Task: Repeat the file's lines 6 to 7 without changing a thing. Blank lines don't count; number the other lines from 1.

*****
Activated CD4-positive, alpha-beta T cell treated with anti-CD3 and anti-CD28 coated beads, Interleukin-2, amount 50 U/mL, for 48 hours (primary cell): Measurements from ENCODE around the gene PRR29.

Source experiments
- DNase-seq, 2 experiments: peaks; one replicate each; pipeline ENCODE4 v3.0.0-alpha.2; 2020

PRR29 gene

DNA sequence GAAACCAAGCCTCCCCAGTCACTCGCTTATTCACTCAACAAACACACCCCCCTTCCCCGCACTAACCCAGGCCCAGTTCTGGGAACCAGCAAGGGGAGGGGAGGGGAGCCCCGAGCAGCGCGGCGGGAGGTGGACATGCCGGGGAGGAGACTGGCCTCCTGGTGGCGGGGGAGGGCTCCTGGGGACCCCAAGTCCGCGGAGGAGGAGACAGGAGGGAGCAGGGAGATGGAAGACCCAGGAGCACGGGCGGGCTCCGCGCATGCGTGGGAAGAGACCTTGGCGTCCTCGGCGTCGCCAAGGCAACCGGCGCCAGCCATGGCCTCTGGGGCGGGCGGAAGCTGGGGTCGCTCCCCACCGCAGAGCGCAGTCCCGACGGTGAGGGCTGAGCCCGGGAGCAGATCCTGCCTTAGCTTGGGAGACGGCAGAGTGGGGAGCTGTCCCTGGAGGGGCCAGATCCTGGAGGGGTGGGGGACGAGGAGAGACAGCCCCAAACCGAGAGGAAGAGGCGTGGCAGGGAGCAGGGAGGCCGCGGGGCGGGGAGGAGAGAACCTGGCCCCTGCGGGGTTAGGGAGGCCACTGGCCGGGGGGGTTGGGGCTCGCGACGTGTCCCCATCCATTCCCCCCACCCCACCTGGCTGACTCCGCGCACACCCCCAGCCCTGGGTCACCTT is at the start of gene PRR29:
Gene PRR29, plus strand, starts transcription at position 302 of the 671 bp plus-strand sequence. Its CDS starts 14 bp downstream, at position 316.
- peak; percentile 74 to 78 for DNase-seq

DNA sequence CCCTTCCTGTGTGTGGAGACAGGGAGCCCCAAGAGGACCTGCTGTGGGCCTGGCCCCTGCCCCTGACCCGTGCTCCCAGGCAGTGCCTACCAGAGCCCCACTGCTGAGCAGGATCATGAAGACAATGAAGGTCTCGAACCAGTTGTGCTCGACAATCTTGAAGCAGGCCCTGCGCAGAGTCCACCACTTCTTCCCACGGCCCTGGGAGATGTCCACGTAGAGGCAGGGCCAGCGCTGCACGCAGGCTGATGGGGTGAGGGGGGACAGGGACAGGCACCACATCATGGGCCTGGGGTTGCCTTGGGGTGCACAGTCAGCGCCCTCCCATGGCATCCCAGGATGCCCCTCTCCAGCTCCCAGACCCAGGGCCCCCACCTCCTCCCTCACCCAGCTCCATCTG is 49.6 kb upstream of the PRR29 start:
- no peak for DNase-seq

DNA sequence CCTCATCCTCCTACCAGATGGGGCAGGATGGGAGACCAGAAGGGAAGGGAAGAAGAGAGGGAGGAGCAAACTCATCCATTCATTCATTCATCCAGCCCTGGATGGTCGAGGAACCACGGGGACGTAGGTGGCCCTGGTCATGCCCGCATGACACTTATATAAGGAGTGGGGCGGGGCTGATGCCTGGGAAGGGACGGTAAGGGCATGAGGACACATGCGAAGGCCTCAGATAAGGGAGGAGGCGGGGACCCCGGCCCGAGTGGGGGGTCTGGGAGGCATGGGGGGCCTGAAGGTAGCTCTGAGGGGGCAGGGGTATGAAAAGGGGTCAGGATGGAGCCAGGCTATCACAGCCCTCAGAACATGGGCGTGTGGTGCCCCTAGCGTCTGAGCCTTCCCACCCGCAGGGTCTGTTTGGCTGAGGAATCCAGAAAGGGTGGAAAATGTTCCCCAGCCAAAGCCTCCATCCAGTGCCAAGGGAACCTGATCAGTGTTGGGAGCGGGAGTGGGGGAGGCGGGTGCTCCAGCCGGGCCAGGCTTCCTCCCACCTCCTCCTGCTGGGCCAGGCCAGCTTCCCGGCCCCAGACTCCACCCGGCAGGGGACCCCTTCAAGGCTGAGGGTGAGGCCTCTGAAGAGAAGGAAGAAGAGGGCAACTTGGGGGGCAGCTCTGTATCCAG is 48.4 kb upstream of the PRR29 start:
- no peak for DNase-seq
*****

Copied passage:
Gene PRR29, plus strand, starts transcription at position 302 of the 671 bp plus-strand sequence. Its CDS starts 14 bp downstream, at position 316.
- peak; percentile 74 to 78 for DNase-seq